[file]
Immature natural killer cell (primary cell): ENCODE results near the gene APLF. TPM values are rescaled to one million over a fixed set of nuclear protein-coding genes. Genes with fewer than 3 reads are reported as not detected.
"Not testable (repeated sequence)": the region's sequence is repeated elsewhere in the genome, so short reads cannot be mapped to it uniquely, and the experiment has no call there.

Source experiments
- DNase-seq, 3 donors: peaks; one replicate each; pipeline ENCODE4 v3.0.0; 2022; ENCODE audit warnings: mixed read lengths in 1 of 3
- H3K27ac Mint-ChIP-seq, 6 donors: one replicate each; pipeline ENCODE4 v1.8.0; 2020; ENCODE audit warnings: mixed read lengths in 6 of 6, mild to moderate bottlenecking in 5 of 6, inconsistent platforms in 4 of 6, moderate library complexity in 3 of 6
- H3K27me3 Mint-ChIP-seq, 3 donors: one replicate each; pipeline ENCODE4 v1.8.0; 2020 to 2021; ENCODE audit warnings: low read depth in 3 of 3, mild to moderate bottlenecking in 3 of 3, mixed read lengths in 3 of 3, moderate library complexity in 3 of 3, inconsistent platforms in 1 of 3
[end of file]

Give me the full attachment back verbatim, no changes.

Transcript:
Immature natural killer cell (primary cell): ENCODE results near the gene APLF. TPM values are rescaled to one million over a fixed set of nuclear protein-coding genes. Genes with fewer than 3 reads are reported as not detected.
"Not testable (repeated sequence)": the region's sequence is repeated elsewhere in the genome, so short reads cannot be mapped to it uniquely, and the experiment has no call there.

Source experiments
- DNase-seq, 3 donors: peaks; one replicate each; pipeline ENCODE4 v3.0.0; 2022; ENCODE audit warnings: mixed read lengths in 1 of 3
- H3K27ac Mint-ChIP-seq, 6 donors: one replicate each; pipeline ENCODE4 v1.8.0; 2020; ENCODE audit warnings: mixed read lengths in 6 of 6, mild to moderate bottlenecking in 5 of 6, inconsistent platforms in 4 of 6, moderate library complexity in 3 of 6
- H3K27me3 Mint-ChIP-seq, 3 donors: one replicate each; pipeline ENCODE4 v1.8.0; 2020 to 2021; ENCODE audit warnings: low read depth in 3 of 3, mild to moderate bottlenecking in 3 of 3, mixed read lengths in 3 of 3, moderate library complexity in 3 of 3, inconsistent platforms in 1 of 3